Finding a 4 spoons groove.

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Gosh damn. Time flies when you’re having fun… it took almost 2 weeks to write this post.

The last few months have been good. The new support routine stuff is coming together nicely and there’s lots of other positive things starting to sync up.

Lounge 2.0

The combo of bedroom and separate playroom was working really well for me. After the tweaks we made back in August, I was feeling safe in the playroom and generally finding it easier being home alone.

While it worked well, space was still an issue. When support folks visited or stayed the night they didn’t have a great place to be. Plus I wouldn’t have room for my flatmate to potentially return in the future.

With that in mind we started looking at how we could improve the lounge. Taking what we learnt from the playroom and applying it in the lounge to try and create a cosier and comfier space.

The biggest change we made was flipping the room layout. By swapping the side the sofa was on, we created a more contained space which felt much nicer. Like with the playroom, we protected the TV with a ‘surround’ made out ot bookcases. Putting the TV in a protected spot reduces the chance of me breaking something if I fall over. It really helps make the space feel safer.

Having the lounge space led to other experiments…

DIY floor desk

With the lounge replacing the playroom, I needed to find a way to use my Mac at home. I’d built a DIY desk around the squishy blue chair when it was in the playroom and applied the same technique in the lounge.

I’m using two DIY desks in the lounge.

The first is a ‘floor desk’. I essentially put a bit of wood between two ikea cube boxes and use my ‘floor sitter’ cushion to protect my tailbone. I then use the TV as a giant monitor.

This works well for a quick sit, but without the lateral support the soreness and fatigue builds quickly.

The second setup is the same basic idea (some wood and ikea boxes) but it’s higher up so I can use my squishy blue chair & harness. It works well for when I need to sit for a long time, or on days when I’m extra wobbly and need the lateral support.

I’ve learnt that variety is everything when it comes to my body and seating.

The two DIY lounge desks work alongside the other seating options I have such as the buggy, the beanbag and the various ways I can use the squishy blue chair in my bedroom.

The lounge is working well and I’ve started freeing up the playroom to make a guest room.

Getting out more

The final part of the puzzle is getting outside more. Both with support and on my own.

With the squishy blue chair at home and the DIY desks in the lounge, the buggy isn’t needed in my flat most of the time. It’s been freed up to live in the back of the car ready for adventures. Getting out the door is much smoother and easier. It’s a small change but it’s having a big impact.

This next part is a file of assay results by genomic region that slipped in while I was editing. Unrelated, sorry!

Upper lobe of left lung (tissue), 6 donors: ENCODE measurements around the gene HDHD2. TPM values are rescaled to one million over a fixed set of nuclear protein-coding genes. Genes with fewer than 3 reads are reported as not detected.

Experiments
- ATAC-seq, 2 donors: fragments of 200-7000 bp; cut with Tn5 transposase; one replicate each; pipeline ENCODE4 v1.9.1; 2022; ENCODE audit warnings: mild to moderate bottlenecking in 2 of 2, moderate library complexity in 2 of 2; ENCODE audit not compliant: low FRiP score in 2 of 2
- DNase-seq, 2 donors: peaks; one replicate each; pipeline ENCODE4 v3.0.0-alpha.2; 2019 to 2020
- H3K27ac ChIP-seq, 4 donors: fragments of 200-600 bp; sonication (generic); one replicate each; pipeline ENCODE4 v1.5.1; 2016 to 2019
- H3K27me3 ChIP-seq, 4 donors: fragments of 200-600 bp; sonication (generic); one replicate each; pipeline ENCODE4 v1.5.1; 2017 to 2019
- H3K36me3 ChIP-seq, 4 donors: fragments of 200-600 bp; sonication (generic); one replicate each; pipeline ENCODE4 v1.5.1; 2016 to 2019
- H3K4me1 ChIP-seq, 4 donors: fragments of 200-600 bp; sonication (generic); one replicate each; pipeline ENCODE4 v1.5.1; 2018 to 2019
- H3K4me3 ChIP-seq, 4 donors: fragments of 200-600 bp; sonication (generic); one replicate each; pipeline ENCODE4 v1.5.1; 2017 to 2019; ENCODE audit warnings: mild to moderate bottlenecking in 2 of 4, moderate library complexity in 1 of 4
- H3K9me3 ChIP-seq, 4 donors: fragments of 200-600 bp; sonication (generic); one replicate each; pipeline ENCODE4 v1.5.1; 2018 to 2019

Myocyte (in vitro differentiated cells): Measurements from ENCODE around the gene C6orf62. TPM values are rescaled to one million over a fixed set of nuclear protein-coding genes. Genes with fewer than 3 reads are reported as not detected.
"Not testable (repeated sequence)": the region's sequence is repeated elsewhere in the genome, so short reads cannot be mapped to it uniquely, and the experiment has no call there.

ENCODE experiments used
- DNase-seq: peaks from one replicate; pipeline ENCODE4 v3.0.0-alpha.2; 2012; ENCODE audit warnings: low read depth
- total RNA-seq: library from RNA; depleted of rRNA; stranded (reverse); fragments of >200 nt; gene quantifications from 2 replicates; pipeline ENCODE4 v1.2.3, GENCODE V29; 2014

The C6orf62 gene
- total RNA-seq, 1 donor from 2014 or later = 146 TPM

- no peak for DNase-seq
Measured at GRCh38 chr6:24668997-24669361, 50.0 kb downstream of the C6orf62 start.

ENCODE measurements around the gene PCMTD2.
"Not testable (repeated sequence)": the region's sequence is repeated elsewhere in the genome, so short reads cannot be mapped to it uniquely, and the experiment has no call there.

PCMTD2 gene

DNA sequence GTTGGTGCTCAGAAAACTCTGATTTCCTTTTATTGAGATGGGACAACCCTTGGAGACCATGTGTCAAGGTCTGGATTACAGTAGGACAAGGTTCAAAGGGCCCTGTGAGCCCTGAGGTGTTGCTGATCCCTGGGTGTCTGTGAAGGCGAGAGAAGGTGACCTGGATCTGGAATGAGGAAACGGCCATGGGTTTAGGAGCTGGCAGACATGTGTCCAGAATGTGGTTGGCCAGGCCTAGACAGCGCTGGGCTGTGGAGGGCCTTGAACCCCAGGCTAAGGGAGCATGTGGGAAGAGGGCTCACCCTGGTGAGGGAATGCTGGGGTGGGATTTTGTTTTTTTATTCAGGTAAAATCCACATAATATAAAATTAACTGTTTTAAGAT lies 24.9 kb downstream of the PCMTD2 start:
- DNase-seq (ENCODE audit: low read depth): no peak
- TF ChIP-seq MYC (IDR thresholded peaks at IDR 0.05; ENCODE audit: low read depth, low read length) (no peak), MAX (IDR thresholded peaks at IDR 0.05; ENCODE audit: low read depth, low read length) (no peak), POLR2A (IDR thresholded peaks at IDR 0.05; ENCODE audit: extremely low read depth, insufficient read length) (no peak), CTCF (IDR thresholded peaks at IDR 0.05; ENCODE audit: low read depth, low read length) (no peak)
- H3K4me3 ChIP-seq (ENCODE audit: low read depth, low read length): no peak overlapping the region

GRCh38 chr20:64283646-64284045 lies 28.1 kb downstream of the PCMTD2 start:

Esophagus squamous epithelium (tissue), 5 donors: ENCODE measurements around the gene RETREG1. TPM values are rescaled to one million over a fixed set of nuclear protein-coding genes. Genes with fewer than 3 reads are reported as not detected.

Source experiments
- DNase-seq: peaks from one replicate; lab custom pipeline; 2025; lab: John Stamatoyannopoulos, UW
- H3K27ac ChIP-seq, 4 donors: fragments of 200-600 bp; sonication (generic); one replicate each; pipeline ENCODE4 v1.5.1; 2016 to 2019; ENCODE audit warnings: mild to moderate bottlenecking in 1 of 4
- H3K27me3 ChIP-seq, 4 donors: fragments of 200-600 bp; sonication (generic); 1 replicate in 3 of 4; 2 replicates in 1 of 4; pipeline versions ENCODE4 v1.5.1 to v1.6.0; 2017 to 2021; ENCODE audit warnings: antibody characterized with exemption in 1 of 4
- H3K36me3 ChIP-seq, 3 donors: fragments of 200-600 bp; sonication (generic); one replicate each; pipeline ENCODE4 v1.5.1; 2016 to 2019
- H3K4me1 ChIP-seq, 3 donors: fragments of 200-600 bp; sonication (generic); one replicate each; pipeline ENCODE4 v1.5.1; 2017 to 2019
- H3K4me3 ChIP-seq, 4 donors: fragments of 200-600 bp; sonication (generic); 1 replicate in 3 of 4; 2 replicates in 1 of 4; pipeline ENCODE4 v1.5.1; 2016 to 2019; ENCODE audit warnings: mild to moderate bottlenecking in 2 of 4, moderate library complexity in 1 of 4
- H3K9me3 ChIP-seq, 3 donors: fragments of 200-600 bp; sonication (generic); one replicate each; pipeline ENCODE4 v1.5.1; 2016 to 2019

Sometimes the most impactful things come as a surprise. One thing may enable something else in a way we didn’t anticipate.

For example, I’m doing more each day because I have the blue squishy chair for reliable recovery. I can move all day, then recover in the squishy chair in the evening.

I’m slowly finding ways to visit the cafe more often and for longer. It’s slow progress but it’s all going in the right direction. I get some if my best flowy attention tunnels at the cafe.

It’s all in the hips.

Something else we have been exploring is the impact of different things on my hips.

Depending on how i sit, move & rest; my hip muscles feel tighter or looser. It’s sorta like walking on a different set of legs everyday.

This is a common part of cauda equina syndrome. Stabilising and controlling the hips is a critical step in getting on my feet and walking… It also makes riding a bike much easier :)

I can influence it a little with deliberate decisions. For example riding the ebike with the seat up high & low assistance makes the hip tighter. Do if for too long and it gets too tight…

Riding the ebike with the seat low and power high works will loosen the hip. Do it too long and if becomes too loose and it’s hard to stand.

It’s all related to the muscles around my lower back and how they control the geometry in my hips and legs.

There’s a bit of a trade off. If it’s all very loose it’s much more comfortable, but harder to walk. As it gets tighter I can walk better, to a point, then it becomes sore to keeps my legs straight.

As we understand my body more we discover more options and ways to improve my life.

Final thoughts

Life is pretty good right now. I’m still doing a lot of nights home alone and that’s impacting my energy a lot.

However it’s getting there. Back in May I had 6-7 spoons a day and most days at the moment I have 3-4.

I’m getting into a fairly decent 4 spoon groove. I’m keeping up with all the important stuff each day and I’m getting enough done to maintain my income.

The new lounge design, DIY desks, different seats, cafe adventures and whatnot are all tools to help me thrive.

We are always working on creating better tools. Iterating away, slowly slowly improving things bit by bit.


Spaced Out & Smiling is about exploring the fun side of Autism, and trying to understand what it means to be Autistically Happy.

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Jamie: @JamieKnight
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